Word Limit 2 000 words
AGLC referencing and bibliography are required. Refer to rubric for marking guide.
Relevant Unit Learning Outcomes for task, 1, 4, 5 and 6:
- Identify, discuss and analyse important themes in property law
- Describe and analyse the basic structure of real property legal framework and some of its central features such doctrine of tenure, concepts of property and statutory arrangements.
- Critically evaluate property law concepts at common law and legal mechanisms by operation of statute. This includes an understanding of the principles underpinning property law in the Northern Territory and to some extent Australia and the broader international, transnational and comparative context.
- Identify, discuss and critically analyse the major features, principles and caselaw of property law, in Australia generally and in particular the Northern Territory
- Apply problem solving skills by using property law principles and case law in providing
advice on disputes in hypothetical problem and actual case law situations.
- Communicate in ways that are persuasive and effective for legal and non-legal audiences, in written and oral form, in property law context
Tip: Remember to support your response with law. This can be case law, primary or secondary sources. Refer to the short research video prepared for this assessment task and use the CDU library databases and law guide to guide your research.
Question to be addressed:
Grandpa Bob owned a modest rural house and property in Humpty Doo, Northern Territory for over 35 years. On his death, Grandpa Bob left his house and property to his grandchildren Leanne and Colin. The title to the property has been registered to Leanne and Colin without issue and in accordance with his wishes, assume there is no issue with the transfer of the property.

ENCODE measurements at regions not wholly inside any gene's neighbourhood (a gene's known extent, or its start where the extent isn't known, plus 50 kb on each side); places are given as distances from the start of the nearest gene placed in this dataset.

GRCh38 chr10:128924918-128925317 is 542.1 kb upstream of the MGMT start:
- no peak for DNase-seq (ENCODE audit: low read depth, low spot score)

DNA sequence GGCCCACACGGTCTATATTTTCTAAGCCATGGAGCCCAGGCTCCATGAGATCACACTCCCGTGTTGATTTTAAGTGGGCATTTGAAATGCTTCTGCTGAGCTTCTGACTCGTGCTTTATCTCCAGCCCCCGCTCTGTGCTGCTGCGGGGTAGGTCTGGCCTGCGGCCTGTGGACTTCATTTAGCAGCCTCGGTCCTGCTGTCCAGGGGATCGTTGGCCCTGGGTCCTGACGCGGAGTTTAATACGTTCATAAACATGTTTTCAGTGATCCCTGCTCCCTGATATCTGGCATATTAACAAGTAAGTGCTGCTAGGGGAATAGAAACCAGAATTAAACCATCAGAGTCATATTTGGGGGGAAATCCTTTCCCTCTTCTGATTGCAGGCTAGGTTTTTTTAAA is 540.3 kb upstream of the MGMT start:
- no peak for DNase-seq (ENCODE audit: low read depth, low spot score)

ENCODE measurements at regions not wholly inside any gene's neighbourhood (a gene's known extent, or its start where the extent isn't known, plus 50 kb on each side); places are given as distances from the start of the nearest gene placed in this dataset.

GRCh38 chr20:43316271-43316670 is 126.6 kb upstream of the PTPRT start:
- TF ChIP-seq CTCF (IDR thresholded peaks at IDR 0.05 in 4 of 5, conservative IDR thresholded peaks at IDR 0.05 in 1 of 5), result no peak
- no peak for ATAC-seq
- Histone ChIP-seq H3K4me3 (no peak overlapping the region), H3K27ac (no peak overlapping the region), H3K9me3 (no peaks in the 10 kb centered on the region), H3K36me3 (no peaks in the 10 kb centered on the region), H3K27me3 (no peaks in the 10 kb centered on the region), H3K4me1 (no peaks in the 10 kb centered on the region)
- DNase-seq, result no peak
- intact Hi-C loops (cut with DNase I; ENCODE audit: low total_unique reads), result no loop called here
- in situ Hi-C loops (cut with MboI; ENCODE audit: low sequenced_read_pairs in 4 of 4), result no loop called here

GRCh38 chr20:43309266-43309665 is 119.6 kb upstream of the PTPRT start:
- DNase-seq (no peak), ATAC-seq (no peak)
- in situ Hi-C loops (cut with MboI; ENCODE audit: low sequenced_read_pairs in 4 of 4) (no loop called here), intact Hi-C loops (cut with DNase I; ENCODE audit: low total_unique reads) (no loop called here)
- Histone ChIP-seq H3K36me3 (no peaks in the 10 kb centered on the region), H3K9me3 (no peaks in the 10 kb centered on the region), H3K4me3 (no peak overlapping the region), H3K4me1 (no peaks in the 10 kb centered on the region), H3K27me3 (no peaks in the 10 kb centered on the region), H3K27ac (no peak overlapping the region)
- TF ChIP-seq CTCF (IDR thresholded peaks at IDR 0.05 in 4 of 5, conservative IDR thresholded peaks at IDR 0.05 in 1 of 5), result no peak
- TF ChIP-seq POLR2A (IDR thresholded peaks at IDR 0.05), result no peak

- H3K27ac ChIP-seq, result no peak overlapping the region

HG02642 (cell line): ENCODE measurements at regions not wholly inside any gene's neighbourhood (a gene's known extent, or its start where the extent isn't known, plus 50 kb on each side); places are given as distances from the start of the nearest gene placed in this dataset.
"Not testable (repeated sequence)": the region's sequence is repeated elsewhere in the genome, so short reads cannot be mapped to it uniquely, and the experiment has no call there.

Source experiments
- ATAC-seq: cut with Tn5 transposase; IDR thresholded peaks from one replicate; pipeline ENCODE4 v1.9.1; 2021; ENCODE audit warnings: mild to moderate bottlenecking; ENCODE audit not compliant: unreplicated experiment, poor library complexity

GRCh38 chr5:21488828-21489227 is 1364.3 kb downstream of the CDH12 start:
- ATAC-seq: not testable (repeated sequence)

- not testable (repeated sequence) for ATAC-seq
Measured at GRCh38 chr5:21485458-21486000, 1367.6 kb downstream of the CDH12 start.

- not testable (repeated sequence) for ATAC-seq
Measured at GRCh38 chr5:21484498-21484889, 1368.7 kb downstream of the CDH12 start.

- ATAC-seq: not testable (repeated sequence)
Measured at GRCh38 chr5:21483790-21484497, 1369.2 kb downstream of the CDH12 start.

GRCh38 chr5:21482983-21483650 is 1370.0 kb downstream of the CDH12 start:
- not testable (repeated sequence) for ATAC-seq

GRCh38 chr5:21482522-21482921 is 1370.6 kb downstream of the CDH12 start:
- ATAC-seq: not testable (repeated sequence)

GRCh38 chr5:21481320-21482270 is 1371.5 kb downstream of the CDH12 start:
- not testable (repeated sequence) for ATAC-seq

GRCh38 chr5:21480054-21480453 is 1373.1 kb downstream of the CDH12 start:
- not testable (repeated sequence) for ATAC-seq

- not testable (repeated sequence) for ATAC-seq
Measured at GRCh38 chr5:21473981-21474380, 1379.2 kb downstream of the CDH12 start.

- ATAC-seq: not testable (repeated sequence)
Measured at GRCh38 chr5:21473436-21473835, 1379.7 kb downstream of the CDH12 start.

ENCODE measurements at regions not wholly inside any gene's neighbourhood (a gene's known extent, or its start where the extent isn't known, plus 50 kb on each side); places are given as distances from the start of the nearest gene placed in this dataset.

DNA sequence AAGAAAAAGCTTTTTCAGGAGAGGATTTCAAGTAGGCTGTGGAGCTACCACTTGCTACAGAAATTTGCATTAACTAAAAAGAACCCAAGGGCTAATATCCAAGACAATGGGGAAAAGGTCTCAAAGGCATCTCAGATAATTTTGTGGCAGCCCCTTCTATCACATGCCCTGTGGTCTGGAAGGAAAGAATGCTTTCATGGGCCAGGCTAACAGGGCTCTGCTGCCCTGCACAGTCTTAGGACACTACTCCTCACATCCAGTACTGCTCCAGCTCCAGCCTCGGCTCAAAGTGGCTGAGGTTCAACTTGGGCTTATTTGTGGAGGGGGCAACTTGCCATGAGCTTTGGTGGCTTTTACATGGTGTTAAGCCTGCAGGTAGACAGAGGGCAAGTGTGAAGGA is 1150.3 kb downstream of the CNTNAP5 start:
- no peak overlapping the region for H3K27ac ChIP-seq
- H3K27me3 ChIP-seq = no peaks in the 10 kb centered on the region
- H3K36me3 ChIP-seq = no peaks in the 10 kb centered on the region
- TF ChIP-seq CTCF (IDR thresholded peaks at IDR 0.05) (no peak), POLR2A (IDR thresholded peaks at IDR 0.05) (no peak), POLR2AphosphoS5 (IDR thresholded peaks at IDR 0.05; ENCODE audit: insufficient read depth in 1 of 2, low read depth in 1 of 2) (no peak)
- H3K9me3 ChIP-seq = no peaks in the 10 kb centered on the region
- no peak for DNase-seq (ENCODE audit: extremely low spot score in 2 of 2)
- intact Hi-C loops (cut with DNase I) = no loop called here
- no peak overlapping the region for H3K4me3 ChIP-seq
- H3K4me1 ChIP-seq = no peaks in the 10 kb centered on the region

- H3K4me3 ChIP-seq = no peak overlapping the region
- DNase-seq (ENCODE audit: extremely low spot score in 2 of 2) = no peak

After Bob’s wife died many years ago, he struck up a plutonic friendship with his neighbour Annie. Bob and Annie had many shared interests including reading, gardening, pottery and raising Alpacas. They took down the fences between their properties to enlarge the area the Alpacas could inhabit and built a pottery studio and kiln across the boundary of their properties where they could work together. Bob has left all his personal possessions to Annie, including the Alpacas, pottery materials and kiln, books and gardening tools.
Annie decides to reinstate the fence between the properties and builds a fence around the studio enclosing it on her property. This fence means the studio is now only accessible from her property. Leanne and Colin aren’t interested n the Alpacas or gardening tools and happily help Annie remove all possessions from the property.
A few months later, Colin and Leanne decide to sell the property and in the course of preparations for sale discover the following:
- The boundary fence is wrong and the studio crosses the boundary.
- a tin buried under the front steps of the property containing a diamond necklace.
On this discovery of the jewellery a noisy celebration ensues, and Annie hears the noise and comes over to investigate. She immediately makes a claim to the tin and the necklace stating that Grandpa Bob wanted her to have all of his personal possessions as evidenced in his will.
Colin and Leanne want to have a good relationship with Annie and quickly sell the property, but don’t want to give up the necklace or misrepresent the land. They come to you for advice on the following:
- What can be done about the incorrect boundary fence?
- What can be done about the studio encroaching boundaries?
- Is a claim for adverse possession possible? Why or why not?
- Do they have the best claim to the necklace? Why or why not?
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